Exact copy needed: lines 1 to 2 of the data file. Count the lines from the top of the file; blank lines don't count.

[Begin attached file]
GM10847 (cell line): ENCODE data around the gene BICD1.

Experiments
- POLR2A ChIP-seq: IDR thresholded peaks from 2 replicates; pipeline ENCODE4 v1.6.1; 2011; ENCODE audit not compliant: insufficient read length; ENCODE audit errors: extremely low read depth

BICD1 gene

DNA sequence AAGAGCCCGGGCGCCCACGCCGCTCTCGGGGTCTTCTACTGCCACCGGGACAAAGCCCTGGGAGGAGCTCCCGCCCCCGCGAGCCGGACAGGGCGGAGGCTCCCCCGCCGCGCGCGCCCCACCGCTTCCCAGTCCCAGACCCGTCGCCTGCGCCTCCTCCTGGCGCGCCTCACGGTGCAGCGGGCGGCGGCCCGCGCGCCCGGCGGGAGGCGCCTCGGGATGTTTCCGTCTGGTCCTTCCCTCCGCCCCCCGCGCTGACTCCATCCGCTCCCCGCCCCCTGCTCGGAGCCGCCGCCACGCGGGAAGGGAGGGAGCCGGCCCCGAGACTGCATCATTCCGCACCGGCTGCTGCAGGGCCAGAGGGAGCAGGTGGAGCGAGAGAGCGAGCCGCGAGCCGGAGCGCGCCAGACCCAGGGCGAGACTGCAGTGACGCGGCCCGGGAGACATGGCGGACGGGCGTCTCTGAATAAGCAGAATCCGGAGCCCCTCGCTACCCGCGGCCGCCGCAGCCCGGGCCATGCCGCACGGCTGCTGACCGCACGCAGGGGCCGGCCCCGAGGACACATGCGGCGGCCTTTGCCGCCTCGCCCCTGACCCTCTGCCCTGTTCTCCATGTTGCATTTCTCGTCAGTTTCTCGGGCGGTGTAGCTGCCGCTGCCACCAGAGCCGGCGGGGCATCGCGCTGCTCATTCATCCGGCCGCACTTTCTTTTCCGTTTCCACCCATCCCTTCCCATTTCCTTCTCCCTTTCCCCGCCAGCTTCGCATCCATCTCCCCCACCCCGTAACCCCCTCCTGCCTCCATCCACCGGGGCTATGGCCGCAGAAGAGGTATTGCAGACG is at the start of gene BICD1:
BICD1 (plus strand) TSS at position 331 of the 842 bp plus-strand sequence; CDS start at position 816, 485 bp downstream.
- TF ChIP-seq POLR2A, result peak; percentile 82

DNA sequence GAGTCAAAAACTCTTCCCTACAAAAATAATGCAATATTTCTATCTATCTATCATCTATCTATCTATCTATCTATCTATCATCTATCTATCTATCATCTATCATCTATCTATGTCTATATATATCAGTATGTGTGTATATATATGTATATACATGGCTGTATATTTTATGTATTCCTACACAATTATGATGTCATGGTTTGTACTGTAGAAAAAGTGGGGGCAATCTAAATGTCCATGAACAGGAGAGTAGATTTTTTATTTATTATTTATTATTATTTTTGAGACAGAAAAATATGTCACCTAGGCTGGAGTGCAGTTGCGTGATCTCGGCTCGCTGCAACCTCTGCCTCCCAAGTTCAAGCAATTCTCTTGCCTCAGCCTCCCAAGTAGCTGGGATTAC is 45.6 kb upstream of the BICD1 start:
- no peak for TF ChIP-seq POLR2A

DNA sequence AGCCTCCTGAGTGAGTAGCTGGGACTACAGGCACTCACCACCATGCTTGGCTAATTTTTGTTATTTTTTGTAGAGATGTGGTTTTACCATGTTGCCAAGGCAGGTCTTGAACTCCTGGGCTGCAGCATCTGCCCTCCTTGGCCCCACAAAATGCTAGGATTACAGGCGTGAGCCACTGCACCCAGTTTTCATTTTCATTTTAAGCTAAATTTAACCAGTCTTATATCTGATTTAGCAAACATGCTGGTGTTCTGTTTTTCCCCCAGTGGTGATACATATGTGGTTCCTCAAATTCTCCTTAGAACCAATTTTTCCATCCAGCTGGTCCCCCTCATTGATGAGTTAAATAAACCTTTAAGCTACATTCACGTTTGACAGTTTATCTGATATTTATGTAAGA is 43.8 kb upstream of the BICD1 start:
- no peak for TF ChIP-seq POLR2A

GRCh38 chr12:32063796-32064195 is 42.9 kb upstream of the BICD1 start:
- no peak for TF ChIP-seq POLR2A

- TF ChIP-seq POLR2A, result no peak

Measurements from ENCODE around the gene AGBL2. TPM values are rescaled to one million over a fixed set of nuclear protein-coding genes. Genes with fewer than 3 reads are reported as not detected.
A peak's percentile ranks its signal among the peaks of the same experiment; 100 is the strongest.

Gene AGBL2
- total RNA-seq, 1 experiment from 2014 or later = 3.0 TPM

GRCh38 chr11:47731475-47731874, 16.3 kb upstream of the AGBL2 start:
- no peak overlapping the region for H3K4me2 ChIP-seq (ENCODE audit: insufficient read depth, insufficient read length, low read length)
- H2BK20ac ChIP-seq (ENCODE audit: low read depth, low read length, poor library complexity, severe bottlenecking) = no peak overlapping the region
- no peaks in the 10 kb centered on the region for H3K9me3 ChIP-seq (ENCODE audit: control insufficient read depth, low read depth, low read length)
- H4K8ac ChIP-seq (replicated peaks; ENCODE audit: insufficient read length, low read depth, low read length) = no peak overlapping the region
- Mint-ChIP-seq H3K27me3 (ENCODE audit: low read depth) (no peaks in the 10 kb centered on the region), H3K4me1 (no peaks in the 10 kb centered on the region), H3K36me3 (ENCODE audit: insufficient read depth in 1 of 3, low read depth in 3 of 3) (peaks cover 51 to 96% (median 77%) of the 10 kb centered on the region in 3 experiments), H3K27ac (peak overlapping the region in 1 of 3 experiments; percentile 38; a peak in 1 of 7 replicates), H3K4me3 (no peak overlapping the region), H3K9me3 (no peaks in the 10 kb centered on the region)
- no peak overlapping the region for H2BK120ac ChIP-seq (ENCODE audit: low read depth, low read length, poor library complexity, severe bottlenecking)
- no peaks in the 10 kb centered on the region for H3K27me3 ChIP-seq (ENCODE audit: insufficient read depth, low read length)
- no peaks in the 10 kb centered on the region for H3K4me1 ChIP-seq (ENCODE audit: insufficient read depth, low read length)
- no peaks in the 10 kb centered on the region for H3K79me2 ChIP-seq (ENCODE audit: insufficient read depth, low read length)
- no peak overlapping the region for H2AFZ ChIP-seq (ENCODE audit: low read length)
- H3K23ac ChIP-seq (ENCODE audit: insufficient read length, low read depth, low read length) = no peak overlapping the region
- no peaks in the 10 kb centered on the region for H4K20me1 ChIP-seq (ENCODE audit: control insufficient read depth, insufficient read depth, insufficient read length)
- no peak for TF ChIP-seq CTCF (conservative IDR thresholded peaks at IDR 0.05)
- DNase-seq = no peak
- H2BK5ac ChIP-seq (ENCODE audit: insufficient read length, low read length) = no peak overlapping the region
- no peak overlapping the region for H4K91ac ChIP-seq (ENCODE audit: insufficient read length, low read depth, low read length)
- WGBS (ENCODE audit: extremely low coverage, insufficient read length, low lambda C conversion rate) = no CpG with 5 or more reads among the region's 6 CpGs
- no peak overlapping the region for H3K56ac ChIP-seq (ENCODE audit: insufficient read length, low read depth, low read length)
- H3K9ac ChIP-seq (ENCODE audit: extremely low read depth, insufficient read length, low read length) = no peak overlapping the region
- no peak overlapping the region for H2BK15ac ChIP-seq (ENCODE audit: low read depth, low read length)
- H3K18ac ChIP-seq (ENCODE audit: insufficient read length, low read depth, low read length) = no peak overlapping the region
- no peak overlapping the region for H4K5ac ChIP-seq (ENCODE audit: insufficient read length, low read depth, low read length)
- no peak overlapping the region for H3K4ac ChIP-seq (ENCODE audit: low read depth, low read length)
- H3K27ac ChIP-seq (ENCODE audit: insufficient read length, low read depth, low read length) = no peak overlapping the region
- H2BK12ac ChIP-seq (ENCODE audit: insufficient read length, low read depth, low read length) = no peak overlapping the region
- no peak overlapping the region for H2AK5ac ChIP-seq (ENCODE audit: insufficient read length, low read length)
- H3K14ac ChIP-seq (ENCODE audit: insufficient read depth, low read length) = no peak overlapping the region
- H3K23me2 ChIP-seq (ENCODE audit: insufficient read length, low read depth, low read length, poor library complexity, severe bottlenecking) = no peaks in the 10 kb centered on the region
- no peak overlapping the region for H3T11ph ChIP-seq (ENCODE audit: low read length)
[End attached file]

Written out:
GM10847 (cell line): ENCODE data around the gene BICD1.

Experiments